Flight Diverted, Security Alerted…

“Excuse me, is this your bag? Come with me; you’re under arrest!”

The nightmare began with an unsuspecting traveler who did their duty to secure their handgun before boarding the flight. Then, the unexpected happened. Their flight was diverted to a state where transporting a handgun in luggage is illegal, and taking possession of the bag containing the firearm is a criminal offense.

What could the traveler do to avoid becoming a victim of that state’s gun laws?

Safe Passage Provision

According to the Safe Passage provision in the Firearm Owners’ Protection Act, 18 U.S.C. § 926A, any person who is not otherwise prohibited from possessing a firearm is entitled to transport a firearm from any place where he or she may lawfully possess a firearm, to any other place where he or she may lawfully possess a firearm, if during such transportation, the firearm is unloaded and neither the firearm, nor any ammunition being transported, is readily accessible. This federal law works to protect law-abiding gun owners who choose to travel interstate while transporting their firearm—so long as the gun owner can lawfully possess the firearm in their state of origin and in their destination state, they have a legal defense in any firearms-hostile state they may pass through.

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Additionally, the traveler must not cease “traveling.” Although there is no legal definition of traveling, the courts have provided some guidance. Generally, if a person stops somewhere for too long, they are no longer considered to be “traveling” and will lose the Safe Passage protection. Stopping for gas or for restroom breaks does not disqualify you from the “traveling” protection, but if you stay overnight or stop and visit people along the way, you would more than likely lose that protection. At that point, you become subject to the laws of the state you’re in.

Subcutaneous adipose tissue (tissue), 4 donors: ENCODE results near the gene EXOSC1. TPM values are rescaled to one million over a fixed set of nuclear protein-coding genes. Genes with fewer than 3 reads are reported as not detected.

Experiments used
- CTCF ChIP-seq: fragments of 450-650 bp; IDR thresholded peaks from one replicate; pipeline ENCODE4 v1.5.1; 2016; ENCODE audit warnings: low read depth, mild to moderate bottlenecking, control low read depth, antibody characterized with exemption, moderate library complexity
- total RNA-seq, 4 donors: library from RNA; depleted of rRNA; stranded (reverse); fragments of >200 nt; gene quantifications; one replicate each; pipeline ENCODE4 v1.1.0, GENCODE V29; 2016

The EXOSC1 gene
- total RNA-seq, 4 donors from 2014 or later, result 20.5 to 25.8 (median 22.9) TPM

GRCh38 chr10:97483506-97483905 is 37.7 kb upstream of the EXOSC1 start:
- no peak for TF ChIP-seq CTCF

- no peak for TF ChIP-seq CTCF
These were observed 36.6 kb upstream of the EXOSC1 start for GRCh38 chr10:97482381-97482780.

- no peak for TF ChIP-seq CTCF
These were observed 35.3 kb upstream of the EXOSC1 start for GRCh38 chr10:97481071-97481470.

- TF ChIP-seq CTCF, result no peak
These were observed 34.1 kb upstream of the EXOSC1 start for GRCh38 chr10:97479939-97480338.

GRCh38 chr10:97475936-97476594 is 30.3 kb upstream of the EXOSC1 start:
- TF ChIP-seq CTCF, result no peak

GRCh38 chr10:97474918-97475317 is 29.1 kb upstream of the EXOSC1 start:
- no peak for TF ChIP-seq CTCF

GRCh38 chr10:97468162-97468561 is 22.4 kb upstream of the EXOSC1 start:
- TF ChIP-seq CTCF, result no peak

So, you should be fine if you fly, right?

Not necessarily…

It is standard procedure that a passenger cannot board a plane with a firearm in their carry-on, but TSA has its own set of rules for transporting firearms in your checked baggage, which include:

  1. The firearm must be unloaded;
  2. The firearm must be in a locked, hard-sided container, and only YOU should retain the key, unless TSA personnel requests the key to open the firearm container to ensure compliance with TSA regulations;
  3. The ammunition must be securely boxed or included within a hard-sided case containing an unloaded firearm; and
  4. You must declare the firearm at the check-in counter and allow the agent to inspect the firearm, to ensure it is unloaded and the ammunition is properly secured.

Here’s where a law-abiding gun owner can get caught in a legal snare:

Suppose you are flying back home to Philadelphia after visiting your family in Georgia. You have a valid Pennsylvania License to Carry that is also recognized in Georgia, and you properly secured your firearm and ammunition according to TSA regulations, as well as having declared the firearm upon check-in. No problem so far. The flight departs, and you are headed home.

However, a flight complication forces the aircraft to land in the notoriously gun-unfriendly region of New York City. You do not have a license for your firearm there, nor does law enforcement in New York City recognize your Pennsylvania License to Carry. The airline is going to put you in a hotel overnight until the flight back to Philadelphia the following morning, so you go to baggage claim to retrieve your luggage.

Imagine one of two possible scenarios:

If you retrieve your bag containing a firearm, you’ll find local law enforcement officers watching and waiting to move in and arrest you for your illegal possession of a firearm. But even if the police were not watching, and you retrieve your baggage, you are not out of the woods yet.